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Managing Micro-Management

We all like to think that we are great at assessing our own strengths and vulnerabilities, but there are some vulnerabilities that many of us simply don’t want to admit to. Micro-management is one of those vulnerabilities.

Micro-management is one of the top factors leading to employee disengagement. A boss who is overly critical and involved in their employees’ work will make their employees feel distrusted, ineffective, and stifled. But what employees may see as micro-management, the manager might see as diligence or a detail oriented eye. The key to stopping micro-management is first identifying the problem:

  • Have your employees ever told you that you’re a bit too hands-on?
  • Have they ever asked for more leeway on a project?
  • When you give them feedback on their work, do they seem excited to hear your insights or a bit annoyed at your interference?
  • When you assign a new project to an employee, how often do you check in on their work?
  • Do you frequently ask people to redo assignments or complete them in the way that you prefer?

All of these can be signs of micro-management. And it may not seem like that big of a problem, but the negative effects of micro-managing employees can have broad implications to your company’s bottom line.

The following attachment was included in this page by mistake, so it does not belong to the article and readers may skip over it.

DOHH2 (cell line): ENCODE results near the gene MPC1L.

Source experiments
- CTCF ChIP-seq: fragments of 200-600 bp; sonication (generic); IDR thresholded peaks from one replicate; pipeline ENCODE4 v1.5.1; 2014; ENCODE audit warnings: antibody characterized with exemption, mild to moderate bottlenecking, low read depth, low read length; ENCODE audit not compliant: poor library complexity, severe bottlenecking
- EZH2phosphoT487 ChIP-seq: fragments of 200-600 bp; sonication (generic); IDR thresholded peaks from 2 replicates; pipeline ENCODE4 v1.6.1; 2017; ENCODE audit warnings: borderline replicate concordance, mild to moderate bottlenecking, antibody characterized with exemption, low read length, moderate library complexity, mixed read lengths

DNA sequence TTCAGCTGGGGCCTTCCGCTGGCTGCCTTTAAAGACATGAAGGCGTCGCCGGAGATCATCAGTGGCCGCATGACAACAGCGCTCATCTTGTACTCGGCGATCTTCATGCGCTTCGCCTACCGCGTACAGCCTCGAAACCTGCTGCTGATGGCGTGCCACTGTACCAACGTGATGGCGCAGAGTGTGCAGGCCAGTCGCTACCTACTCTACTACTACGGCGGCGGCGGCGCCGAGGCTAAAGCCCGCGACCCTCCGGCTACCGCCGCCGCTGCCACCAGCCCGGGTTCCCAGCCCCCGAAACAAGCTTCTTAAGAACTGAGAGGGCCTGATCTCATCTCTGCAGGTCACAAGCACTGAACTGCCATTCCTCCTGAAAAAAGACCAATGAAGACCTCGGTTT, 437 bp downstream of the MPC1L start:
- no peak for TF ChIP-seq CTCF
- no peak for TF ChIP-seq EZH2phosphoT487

It’s clear that micro-management leads to disengagement by creating a situation in which employees feel like their contributions are undervalued and underappreciated. Gallup research has found that highly engaged teams are an average of 18% more productive and create 12% greater profitability than the least engaged teams. Clearly, limiting disengagement has major implications on your company’s bottomline, and reducing micro-management can directly help reduce disengagement.

The More You Trust Your Employees, the Better Their Work Will Be

If you’re worried that you might be micro-managing your employees, a comprehensive assessment of your workplace style could help determine whether a problem exists and what steps could help remedy the issue. By working to improve your management style, you can help create a stronger workplace culture that leads to greater productivity and profitability for your business. The more you can step back and trust your employees, the better work they will do for you.

About Joy Ruhmann
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